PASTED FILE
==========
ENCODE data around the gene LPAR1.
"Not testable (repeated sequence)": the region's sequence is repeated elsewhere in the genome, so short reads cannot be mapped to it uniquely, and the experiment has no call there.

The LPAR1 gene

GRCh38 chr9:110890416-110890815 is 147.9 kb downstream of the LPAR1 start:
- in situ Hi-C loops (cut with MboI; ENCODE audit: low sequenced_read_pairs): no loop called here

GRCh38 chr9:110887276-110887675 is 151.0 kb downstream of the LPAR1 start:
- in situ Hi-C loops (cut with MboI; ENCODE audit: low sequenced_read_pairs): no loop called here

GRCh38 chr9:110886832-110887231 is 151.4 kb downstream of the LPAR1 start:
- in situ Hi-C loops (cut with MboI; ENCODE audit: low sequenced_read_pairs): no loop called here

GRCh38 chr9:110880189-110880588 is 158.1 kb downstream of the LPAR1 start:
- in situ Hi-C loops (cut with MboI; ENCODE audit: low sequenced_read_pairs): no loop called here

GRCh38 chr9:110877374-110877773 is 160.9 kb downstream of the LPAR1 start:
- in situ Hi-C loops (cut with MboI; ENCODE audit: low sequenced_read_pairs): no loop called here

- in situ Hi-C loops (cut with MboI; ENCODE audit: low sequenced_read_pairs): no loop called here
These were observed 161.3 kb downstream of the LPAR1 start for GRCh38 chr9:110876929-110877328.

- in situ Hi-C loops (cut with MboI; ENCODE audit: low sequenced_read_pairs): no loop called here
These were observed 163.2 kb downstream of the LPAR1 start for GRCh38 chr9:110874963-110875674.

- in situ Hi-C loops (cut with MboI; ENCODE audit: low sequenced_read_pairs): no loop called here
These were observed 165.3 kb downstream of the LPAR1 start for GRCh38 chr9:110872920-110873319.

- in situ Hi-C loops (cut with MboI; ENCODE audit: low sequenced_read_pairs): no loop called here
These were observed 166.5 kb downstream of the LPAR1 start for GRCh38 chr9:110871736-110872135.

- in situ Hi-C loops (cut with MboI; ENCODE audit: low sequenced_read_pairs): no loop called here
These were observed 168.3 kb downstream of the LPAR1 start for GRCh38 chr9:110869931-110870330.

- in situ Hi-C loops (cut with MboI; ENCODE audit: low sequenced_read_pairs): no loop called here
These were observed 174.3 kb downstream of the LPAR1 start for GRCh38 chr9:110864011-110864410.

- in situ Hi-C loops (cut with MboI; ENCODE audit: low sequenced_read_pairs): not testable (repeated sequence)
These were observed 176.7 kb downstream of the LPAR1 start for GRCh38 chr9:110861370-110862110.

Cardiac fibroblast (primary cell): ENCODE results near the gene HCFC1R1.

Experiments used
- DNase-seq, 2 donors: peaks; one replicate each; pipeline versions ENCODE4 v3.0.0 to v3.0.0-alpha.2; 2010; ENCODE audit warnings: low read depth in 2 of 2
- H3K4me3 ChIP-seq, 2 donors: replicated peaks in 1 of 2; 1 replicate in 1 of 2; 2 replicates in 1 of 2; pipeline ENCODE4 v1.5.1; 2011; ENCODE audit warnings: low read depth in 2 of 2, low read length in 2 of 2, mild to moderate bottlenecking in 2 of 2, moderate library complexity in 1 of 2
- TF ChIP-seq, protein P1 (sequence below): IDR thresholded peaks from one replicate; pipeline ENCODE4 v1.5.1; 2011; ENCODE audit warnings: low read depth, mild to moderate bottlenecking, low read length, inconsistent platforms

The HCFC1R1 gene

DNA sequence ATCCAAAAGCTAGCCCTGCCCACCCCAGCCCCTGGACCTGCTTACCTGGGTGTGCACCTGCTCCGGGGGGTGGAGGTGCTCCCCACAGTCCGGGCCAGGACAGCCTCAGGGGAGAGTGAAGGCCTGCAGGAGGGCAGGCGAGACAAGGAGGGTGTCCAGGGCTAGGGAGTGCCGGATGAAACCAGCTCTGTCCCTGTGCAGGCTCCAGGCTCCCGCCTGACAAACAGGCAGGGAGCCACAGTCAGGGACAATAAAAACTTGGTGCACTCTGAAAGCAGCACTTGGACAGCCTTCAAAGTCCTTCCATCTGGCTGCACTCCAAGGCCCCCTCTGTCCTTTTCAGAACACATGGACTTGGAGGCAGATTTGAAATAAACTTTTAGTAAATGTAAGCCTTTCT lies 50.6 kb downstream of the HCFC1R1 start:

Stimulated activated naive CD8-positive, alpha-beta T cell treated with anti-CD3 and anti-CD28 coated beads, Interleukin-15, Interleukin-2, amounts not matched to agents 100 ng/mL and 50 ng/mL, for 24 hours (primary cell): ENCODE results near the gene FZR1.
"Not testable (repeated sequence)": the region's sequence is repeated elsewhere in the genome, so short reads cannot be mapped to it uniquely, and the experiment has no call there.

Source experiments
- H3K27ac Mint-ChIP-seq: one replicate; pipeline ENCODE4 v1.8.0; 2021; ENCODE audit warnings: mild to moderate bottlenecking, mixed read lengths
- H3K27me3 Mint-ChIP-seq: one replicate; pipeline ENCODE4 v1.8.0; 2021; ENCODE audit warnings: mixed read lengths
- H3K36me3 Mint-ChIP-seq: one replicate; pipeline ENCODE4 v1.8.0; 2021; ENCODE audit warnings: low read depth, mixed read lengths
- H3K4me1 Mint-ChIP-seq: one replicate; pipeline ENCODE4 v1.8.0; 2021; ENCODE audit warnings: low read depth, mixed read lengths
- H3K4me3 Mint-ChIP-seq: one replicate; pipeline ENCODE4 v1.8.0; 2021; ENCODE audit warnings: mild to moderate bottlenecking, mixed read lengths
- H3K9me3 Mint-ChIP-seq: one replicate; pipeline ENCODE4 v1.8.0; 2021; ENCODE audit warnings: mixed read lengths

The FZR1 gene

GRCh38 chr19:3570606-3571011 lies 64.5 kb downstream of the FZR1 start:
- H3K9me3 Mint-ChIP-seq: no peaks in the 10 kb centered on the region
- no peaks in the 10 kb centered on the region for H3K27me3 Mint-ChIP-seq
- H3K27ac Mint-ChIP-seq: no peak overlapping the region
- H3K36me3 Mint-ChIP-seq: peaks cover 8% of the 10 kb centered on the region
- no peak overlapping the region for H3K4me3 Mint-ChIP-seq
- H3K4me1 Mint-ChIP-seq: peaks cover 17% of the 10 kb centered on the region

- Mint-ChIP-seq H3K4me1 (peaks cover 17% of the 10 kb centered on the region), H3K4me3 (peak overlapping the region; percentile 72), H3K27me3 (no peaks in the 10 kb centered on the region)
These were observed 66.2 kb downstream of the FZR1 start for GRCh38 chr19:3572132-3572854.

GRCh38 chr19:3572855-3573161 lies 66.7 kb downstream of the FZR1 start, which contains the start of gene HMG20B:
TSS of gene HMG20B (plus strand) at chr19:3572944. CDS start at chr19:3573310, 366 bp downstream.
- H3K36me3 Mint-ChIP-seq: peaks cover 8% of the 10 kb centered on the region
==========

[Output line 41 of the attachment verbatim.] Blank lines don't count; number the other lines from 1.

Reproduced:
- H3K4me1 Mint-ChIP-seq: one replicate; pipeline ENCODE4 v1.8.0; 2021; ENCODE audit warnings: low read depth, mixed read lengths